Sustainability transitions and the financial sector

Expected end of 2022
What options does the government have for influencing the financial sector in such a way that non-sustainable investment is limited and investment in sustainability is encouraged? And to what extent is that necessary, desirable, and urgent?
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Background and request for advice

The financial sector plays an important role in the sustainability transitions that are taking place in the physical environment. Banks, pension funds, insurers, and asset managers can finance projects and companies that contribute, for example, to making mobility, agriculture, industry, and the built environment more sustainable. At the same time, these financial institutions face financial risks if they themselves fail to become sustainable. What options does the government have for influencing the financial sector in such a way that non-sustainable investment is limited and investment in sustainability is encouraged?

The financial sector is increasingly aware of the risks involved in non-sustainable financing and of the need for scaling up financing for sustainable economic activities. There is a mismatch, however, in supply and demand as regards sustainable finance (also referred to as Environmental, Social and Governance or ESG).

In the physical domain, too, there has been an increasing focus on sustainable financing in recent years. In several of our advisory reports, we emphasise the important role of the financial sector and also the fact that private financing is crucial for the sustainability transitions. Clarity is lacking, however, as to what the financial sector can or cannot contribute in this regard, and also as to the extent to which the Dutch government can influence matters. This may result in exaggerated expectations or missed opportunities. The report on “Sustainability Transitions and the Financial Sector” is included in our work programme for 2022-2023, and is therefore a requested advisory report.

It deals with the interface between the physical environment and the financial sector. These are intrinsically bound up with one another, on the one hand because of the risks that the sustainability transitions entail for the financial sector, i.e. both physical risks due to the changing climate, and transition risks due to changing regulations and policies. On the other hand, they are linked through the contribution that the financial sector can make to opening up resources for the transitions. Our report focuses on both aspects, with the core question being:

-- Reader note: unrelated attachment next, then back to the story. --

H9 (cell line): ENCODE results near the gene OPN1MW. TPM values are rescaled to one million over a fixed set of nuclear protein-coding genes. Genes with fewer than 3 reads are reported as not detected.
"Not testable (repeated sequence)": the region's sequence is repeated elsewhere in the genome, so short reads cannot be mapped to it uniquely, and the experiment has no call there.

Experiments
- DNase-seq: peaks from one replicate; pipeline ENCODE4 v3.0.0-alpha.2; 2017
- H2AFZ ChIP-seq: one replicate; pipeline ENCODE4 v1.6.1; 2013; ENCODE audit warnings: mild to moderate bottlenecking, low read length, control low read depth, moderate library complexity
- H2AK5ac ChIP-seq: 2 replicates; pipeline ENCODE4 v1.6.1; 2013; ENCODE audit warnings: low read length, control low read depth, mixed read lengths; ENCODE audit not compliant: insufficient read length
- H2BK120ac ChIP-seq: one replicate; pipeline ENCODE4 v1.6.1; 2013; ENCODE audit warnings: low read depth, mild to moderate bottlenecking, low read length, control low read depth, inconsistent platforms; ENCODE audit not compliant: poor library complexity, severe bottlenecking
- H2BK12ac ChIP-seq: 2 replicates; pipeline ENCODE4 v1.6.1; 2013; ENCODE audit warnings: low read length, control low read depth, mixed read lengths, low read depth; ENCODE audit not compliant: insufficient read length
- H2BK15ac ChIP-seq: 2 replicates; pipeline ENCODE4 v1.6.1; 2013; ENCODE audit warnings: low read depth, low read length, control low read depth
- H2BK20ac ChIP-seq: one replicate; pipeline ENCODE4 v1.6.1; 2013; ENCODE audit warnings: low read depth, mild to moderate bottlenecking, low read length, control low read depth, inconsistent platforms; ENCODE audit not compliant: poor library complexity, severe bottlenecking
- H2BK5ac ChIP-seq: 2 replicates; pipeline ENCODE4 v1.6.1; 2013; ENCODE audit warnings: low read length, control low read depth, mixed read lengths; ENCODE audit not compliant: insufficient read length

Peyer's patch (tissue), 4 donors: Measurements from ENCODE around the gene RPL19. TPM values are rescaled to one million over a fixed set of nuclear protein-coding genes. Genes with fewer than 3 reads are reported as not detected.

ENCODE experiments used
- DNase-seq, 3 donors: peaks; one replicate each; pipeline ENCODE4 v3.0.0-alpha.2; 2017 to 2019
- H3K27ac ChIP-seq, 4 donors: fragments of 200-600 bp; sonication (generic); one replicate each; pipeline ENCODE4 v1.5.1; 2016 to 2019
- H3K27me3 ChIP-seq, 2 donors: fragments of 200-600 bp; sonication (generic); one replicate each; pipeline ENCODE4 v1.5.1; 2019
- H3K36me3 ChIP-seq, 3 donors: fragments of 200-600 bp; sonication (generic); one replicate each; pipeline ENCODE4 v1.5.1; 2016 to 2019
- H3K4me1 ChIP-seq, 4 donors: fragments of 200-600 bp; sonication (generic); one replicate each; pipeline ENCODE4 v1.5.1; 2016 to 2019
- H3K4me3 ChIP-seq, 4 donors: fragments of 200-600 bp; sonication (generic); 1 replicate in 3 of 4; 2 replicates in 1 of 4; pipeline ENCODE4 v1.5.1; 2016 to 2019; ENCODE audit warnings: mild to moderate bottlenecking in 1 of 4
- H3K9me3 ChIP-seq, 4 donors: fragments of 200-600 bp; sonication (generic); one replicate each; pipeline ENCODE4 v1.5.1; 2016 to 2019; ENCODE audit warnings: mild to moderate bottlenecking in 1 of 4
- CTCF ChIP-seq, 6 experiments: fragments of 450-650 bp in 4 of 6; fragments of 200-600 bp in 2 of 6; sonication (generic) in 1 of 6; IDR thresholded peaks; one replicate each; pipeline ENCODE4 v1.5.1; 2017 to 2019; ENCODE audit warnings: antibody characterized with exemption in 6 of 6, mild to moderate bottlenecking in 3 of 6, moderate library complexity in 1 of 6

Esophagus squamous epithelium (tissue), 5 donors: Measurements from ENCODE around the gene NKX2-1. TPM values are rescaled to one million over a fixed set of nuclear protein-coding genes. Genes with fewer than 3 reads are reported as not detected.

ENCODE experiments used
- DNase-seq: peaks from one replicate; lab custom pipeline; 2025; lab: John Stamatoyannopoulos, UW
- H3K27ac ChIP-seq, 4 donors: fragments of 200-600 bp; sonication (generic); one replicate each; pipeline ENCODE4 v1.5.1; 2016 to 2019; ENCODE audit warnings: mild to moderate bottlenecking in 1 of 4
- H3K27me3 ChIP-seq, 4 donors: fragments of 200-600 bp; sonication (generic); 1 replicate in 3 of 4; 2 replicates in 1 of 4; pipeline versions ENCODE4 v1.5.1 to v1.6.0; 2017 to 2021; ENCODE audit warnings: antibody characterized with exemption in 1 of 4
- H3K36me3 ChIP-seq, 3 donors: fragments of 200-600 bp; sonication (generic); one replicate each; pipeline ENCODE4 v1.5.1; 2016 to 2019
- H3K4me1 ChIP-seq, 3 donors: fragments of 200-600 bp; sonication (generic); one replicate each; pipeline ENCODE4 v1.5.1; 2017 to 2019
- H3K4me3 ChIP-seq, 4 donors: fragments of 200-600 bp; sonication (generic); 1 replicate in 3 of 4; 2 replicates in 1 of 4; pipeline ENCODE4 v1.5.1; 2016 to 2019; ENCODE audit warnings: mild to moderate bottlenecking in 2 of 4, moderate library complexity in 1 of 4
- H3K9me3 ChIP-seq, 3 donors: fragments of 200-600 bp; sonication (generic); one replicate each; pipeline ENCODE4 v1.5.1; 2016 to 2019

What options does the government have for influencing the financial sector in such a way that non-sustainable investment is limited and investment in sustainability is encouraged? To what extent is that necessary, desirable, and urgent?

The report will be published after the Dutch Government has presented its views on the role of the financial sector in sustainability (in the summer of 2022). The report focuses on the challenges involved in implementation and potential responses to the strategic choices in the Government's statement of its views.

Planning

The Council expects to publish its report by the end of 2022.

Composition of the council committee

Jeanet van Antwerpen, Rli Council Member and chair of the committee
Pallas Agterberg, Rli Council Member

External committee members

Peter Blom, former CEO Triodos Bank
Eloy Lindeijer, former CIO PGGM

Information or response: 

For more information or to respond, please contact project leader Joris Stok at joris.stok@rli.nl